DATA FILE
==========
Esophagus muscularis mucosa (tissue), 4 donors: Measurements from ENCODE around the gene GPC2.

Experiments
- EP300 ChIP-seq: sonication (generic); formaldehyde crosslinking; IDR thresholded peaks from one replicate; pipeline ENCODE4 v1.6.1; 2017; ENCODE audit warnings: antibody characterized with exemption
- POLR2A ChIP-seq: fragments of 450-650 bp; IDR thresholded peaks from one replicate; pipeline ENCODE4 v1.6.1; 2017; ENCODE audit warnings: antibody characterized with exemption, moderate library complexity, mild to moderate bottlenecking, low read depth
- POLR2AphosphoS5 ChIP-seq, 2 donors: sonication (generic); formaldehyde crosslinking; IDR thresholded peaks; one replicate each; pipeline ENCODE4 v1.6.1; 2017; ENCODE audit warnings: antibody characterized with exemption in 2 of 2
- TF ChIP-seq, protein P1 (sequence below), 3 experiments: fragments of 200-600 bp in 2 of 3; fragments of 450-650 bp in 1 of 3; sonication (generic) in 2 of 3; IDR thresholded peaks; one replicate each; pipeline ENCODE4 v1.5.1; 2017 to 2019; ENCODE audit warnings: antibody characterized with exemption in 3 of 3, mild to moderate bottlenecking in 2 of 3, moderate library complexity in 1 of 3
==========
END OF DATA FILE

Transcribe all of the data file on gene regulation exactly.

Esophagus muscularis mucosa (tissue), 4 donors: Measurements from ENCODE around the gene GPC2.

Experiments
- EP300 ChIP-seq: sonication (generic); formaldehyde crosslinking; IDR thresholded peaks from one replicate; pipeline ENCODE4 v1.6.1; 2017; ENCODE audit warnings: antibody characterized with exemption
- POLR2A ChIP-seq: fragments of 450-650 bp; IDR thresholded peaks from one replicate; pipeline ENCODE4 v1.6.1; 2017; ENCODE audit warnings: antibody characterized with exemption, moderate library complexity, mild to moderate bottlenecking, low read depth
- POLR2AphosphoS5 ChIP-seq, 2 donors: sonication (generic); formaldehyde crosslinking; IDR thresholded peaks; one replicate each; pipeline ENCODE4 v1.6.1; 2017; ENCODE audit warnings: antibody characterized with exemption in 2 of 2
- TF ChIP-seq, protein P1 (sequence below), 3 experiments: fragments of 200-600 bp in 2 of 3; fragments of 450-650 bp in 1 of 3; sonication (generic) in 2 of 3; IDR thresholded peaks; one replicate each; pipeline ENCODE4 v1.5.1; 2017 to 2019; ENCODE audit warnings: antibody characterized with exemption in 3 of 3, mild to moderate bottlenecking in 2 of 3, moderate library complexity in 1 of 3